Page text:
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Mortgage enticements


With so many people wanting to lend you money, there are a lot of different types of enticements that banks use to lure you in to borrowing money off them. These deals typically last for 2-5 years, after which you either go back to the lender's standard rate, re-negotiate another discount or change lender.

Typically, the sort of benefits they offer are:

Some lenders are now offering fixed rates for the entire term of the mortgage. This might appeal to you if you want the security of knowing exactly what the payments will be and don't want the hassle of re-negotiating your rate every couple of years.


You don't get something for nothing, there's no such thing as a free lunch and don't eat yellow snow. I could go on with the cliches, but you get the idea. Although these deals are, on the whole, A Good Thing, watch out for these things that could bite you in the bum.

There will be a pre-defined period which your discounted/fixed/capped mortgage covers. After that, it will revert to the bank's standard rate for mortgages and you'll suddenly find yourself paying extra dosh that you hadn't budgeted for. The discounted period can be anything from 1 year to the whole term of the mortgage, but is typically 2 or 3 years. Watch out for the impending end of your deal period and start looking into new deals before it runs out. Don't be afraid to get quotes from other banks, ring up your current one and tell them how much cheaper you will be able to get your mortgage elsewhere. Be prepared to switch mortgage lenders. They all want your custom and will do things to make it easier for you, like sorting out all the paperwork for you or not charging for the survey. There will be a charge for closing your account, but if your new deal is good enough it will be worth it.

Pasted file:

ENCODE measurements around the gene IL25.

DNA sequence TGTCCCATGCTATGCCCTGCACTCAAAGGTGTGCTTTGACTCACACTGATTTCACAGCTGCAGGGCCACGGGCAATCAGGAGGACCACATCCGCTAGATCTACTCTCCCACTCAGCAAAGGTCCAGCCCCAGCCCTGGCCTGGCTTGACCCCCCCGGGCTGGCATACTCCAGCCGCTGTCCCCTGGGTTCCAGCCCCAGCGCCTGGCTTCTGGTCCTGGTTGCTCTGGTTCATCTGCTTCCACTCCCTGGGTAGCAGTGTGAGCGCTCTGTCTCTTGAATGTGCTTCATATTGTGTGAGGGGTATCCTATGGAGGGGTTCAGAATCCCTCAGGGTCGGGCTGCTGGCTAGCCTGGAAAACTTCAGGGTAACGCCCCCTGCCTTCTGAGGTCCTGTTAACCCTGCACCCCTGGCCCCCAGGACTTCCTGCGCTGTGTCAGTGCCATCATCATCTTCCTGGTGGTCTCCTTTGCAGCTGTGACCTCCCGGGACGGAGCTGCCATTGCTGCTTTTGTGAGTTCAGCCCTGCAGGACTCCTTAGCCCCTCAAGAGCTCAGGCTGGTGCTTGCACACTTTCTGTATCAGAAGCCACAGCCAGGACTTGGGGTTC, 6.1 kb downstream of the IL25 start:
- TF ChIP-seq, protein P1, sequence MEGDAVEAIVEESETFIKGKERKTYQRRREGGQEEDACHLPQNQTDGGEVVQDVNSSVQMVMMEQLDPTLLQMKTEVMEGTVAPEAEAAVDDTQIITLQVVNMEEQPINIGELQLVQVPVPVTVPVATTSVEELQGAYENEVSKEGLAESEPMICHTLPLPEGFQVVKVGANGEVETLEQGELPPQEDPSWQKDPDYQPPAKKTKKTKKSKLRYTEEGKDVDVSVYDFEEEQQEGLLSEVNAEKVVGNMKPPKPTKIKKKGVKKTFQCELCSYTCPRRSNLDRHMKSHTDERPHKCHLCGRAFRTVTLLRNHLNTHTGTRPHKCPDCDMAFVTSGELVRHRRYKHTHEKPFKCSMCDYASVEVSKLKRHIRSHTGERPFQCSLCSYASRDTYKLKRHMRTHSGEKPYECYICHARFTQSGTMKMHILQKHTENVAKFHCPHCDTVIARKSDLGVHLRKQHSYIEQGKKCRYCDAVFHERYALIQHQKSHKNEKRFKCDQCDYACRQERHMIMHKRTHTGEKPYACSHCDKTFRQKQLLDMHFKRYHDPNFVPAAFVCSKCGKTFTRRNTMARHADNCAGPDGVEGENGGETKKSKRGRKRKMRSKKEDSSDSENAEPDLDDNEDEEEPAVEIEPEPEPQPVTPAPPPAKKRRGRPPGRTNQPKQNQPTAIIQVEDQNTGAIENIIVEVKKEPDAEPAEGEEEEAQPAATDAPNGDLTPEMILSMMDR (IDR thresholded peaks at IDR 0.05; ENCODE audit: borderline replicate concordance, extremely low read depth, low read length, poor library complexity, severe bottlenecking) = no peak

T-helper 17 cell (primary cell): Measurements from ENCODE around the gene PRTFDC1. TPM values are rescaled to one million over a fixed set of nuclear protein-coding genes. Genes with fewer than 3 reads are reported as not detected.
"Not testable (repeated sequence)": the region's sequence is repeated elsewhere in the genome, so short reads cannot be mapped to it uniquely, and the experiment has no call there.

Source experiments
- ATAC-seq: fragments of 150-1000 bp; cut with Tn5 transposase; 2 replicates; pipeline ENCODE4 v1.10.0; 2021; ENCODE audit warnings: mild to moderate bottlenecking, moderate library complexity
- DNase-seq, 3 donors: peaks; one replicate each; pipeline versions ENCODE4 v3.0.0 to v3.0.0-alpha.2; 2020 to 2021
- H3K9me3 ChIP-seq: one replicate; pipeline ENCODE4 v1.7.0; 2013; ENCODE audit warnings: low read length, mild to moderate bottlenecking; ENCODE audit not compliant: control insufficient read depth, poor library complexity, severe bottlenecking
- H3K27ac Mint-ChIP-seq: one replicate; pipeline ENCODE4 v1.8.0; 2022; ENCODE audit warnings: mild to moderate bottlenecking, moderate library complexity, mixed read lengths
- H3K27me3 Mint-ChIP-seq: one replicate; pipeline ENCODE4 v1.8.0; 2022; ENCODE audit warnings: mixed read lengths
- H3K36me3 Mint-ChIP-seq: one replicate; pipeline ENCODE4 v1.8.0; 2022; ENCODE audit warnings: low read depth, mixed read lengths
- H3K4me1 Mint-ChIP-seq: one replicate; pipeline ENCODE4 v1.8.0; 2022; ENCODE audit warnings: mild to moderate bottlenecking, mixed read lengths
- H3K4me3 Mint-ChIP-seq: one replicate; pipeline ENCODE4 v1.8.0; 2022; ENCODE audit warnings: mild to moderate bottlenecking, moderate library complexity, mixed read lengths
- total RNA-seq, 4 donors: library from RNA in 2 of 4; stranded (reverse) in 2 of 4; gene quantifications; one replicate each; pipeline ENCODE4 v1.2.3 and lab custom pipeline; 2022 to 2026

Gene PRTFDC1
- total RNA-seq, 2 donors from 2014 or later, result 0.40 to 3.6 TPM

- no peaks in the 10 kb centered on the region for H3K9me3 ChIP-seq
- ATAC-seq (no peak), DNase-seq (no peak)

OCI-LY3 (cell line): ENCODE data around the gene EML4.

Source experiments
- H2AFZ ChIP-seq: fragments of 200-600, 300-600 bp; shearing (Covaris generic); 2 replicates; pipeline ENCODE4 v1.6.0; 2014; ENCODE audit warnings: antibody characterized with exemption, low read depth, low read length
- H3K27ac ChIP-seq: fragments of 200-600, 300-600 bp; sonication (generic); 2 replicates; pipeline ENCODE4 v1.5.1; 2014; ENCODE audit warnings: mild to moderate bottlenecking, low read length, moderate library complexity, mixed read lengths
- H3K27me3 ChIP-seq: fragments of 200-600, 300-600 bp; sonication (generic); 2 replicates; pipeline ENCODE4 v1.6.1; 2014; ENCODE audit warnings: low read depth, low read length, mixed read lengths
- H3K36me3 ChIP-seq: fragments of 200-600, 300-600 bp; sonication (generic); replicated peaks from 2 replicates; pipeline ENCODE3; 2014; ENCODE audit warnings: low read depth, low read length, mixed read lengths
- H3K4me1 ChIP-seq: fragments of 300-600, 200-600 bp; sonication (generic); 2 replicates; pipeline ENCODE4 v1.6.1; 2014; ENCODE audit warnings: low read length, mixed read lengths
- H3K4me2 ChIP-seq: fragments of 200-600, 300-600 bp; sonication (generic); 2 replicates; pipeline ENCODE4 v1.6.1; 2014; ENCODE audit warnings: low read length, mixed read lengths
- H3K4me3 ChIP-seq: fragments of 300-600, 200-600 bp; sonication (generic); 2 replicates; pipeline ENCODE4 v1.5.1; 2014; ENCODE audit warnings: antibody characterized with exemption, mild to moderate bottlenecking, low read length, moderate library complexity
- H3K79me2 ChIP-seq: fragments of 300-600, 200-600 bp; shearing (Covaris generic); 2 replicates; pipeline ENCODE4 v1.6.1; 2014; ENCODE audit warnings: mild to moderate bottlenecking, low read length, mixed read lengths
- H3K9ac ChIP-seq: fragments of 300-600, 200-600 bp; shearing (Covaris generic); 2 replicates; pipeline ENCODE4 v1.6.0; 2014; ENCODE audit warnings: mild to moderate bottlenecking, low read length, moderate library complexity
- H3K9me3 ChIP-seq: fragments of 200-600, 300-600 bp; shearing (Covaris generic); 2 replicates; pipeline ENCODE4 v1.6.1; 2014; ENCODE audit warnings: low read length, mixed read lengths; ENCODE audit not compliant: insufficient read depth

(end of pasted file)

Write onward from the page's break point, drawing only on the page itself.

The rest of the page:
Look at the lock-in period. Say you take out a mortgage that has a fixed rate for 3 years. After the first year the interest rates drop and you find out that you could now get a deal for a fixed rate mortgage at a lower rate. What is there stopping you changing to it? Go on, take a guess. Oh yes, it's the lock-in period. During this period, changing your mortgage will incur a penalty (i.e. a charge of a sum of money) from the bank. As a real-life example, our current mortgage uses the formula -

  (the number of 1000's of pounds left to pay off)
Multiplied by
  (the number of years we've been on the discounted rate)
Multiplied by

To change our mortgage after 14 months on our discounted rate, we would be charged almost 2000 quid. Other mortgages will differ in how the penalty is worked out, so read the small print to find out what your penalty would be. After the lock-in period, you'll just get the normal charges for closing your account with them.

Also, watch out for mortgages where the lock-in period is longer than the discounted period. Your payments will go up to the bank's standard rate and you will not be able to get another discounted mortgage without incurring a penalty. Sorry to shout, but deals like this are out there, so make sure you know what you are getting into.

It's also worth noting that these discounts make the APR pretty useless when comparing mortgages. The APR applies to the whole term of the loan, which will mostly be at the bank's standard rate. However, you are only really interested in the first few years, when the discount is in effect. As soon as the lock-in period is over, you can get another discounted one. Keep doing this and the standard rate (which the APR will mostly reflect) doesn't matter.

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